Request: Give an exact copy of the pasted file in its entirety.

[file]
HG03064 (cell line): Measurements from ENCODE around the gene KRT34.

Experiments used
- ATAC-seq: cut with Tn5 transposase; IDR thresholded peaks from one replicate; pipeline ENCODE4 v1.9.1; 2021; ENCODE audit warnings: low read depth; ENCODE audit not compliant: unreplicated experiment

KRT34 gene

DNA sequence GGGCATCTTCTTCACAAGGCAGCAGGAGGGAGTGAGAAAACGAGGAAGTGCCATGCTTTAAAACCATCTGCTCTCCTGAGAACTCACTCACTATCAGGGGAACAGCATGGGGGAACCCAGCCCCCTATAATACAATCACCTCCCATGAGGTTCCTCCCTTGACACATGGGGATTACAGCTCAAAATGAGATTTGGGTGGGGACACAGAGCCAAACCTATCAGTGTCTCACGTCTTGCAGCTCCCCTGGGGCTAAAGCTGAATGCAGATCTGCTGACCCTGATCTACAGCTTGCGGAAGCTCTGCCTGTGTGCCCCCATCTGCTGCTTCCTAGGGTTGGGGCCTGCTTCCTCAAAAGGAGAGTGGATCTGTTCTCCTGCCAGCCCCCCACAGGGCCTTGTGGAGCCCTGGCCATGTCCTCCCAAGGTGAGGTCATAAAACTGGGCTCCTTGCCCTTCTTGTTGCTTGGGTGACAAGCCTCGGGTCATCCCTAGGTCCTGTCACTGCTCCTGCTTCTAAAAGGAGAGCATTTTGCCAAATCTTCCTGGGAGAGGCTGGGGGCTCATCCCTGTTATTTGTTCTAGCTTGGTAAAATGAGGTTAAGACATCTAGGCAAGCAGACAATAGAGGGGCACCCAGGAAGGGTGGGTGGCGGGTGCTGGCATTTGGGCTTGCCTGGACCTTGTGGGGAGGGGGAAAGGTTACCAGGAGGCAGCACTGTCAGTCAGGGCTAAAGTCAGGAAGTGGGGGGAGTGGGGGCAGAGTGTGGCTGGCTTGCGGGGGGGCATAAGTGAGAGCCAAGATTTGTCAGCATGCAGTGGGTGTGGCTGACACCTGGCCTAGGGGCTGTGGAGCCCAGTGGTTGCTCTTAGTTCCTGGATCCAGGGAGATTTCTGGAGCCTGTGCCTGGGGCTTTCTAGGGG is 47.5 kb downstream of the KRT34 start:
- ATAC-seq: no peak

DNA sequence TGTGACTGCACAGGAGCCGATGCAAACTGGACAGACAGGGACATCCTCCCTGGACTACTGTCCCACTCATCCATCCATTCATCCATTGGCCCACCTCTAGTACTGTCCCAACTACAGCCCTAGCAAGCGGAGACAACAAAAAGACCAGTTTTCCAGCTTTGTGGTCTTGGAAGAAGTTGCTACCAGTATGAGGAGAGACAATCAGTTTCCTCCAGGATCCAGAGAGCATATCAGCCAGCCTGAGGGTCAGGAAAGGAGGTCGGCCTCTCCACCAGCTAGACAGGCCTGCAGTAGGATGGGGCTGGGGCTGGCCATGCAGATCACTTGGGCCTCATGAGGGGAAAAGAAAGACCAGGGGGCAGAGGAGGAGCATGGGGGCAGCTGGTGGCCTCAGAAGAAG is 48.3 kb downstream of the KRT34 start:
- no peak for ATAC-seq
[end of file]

HG03064 (cell line): Measurements from ENCODE around the gene KRT34.

Experiments used
- ATAC-seq: cut with Tn5 transposase; IDR thresholded peaks from one replicate; pipeline ENCODE4 v1.9.1; 2021; ENCODE audit warnings: low read depth; ENCODE audit not compliant: unreplicated experiment

KRT34 gene

DNA sequence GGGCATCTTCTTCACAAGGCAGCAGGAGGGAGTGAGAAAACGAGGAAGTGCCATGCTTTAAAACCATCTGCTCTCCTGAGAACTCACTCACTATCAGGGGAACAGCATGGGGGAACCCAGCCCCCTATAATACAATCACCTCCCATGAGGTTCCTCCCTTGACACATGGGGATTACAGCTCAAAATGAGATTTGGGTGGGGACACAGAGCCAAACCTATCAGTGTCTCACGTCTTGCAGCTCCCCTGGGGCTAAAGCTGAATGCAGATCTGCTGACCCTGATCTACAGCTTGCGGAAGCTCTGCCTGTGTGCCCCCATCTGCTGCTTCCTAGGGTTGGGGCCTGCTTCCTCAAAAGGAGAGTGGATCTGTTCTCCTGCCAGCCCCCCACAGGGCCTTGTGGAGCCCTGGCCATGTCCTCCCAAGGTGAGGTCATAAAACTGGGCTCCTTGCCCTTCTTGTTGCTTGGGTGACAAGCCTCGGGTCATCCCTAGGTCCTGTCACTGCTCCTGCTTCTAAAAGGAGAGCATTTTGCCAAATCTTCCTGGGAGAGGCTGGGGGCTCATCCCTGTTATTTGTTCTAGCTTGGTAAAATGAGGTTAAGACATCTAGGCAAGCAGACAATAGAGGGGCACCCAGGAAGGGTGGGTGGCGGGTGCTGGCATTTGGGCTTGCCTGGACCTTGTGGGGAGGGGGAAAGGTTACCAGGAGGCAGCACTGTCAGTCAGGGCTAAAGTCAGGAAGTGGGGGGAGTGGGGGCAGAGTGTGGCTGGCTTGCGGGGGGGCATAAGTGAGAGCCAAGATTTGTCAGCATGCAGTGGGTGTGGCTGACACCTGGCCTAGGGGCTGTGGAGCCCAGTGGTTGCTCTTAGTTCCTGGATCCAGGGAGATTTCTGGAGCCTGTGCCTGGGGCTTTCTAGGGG is 47.5 kb downstream of the KRT34 start:
- ATAC-seq: no peak

DNA sequence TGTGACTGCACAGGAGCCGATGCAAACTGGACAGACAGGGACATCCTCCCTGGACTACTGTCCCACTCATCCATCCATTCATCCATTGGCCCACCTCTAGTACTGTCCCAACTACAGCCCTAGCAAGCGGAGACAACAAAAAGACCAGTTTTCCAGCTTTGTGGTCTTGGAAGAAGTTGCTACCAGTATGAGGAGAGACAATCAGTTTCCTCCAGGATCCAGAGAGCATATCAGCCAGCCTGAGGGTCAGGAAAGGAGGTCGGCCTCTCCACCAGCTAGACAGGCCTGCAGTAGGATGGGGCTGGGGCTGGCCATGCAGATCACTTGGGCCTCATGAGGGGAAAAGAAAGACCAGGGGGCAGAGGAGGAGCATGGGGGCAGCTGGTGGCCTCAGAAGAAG is 48.3 kb downstream of the KRT34 start:
- no peak for ATAC-seq